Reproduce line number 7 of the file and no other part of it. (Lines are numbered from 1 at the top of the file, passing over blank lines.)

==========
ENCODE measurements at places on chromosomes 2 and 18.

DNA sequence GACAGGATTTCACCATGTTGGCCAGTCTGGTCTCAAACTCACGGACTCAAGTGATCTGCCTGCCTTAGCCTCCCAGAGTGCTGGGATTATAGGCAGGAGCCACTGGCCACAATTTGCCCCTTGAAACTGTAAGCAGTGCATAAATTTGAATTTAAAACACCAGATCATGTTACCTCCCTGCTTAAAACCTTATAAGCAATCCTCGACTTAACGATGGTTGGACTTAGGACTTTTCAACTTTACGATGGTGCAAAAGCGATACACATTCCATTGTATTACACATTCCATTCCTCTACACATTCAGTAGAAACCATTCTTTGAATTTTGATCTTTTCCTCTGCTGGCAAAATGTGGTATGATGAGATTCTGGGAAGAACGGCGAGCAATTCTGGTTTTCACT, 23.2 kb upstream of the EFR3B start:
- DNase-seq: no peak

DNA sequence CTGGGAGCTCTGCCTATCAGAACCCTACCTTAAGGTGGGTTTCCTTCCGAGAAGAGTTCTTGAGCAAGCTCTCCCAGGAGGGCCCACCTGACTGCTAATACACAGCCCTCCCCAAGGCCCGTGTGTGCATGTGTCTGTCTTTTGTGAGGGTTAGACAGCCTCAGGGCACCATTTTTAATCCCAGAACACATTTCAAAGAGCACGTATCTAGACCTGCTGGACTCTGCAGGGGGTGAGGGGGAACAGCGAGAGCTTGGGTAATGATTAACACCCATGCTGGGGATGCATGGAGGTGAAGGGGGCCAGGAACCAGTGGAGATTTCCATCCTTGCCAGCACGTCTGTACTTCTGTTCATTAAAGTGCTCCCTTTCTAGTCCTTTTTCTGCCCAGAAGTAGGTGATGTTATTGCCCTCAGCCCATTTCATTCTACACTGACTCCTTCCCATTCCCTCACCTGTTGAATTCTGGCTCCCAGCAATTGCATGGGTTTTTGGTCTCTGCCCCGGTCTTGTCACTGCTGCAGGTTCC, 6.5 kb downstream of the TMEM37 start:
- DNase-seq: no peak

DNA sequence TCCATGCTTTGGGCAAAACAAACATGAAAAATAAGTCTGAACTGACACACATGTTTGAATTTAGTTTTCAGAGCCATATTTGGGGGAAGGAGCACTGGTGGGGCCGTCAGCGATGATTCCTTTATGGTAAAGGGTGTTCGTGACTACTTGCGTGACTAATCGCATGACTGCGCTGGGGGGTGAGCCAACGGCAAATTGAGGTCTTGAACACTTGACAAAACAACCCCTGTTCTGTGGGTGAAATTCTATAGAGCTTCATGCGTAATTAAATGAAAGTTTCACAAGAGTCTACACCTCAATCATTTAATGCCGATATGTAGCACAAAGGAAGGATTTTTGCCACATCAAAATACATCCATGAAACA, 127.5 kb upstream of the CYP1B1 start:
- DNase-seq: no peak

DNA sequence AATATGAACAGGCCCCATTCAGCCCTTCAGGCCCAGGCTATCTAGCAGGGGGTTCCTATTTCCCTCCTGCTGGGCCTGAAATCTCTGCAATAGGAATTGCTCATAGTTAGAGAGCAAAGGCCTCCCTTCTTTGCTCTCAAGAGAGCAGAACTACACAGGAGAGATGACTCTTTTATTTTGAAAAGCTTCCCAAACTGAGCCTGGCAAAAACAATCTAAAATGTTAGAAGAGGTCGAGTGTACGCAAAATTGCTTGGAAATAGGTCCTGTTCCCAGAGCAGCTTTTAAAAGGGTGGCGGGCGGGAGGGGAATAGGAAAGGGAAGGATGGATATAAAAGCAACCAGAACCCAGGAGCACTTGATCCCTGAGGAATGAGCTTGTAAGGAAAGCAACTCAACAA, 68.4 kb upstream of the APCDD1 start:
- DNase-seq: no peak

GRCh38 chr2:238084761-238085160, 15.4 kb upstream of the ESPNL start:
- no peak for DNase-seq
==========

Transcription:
- DNase-seq: no peak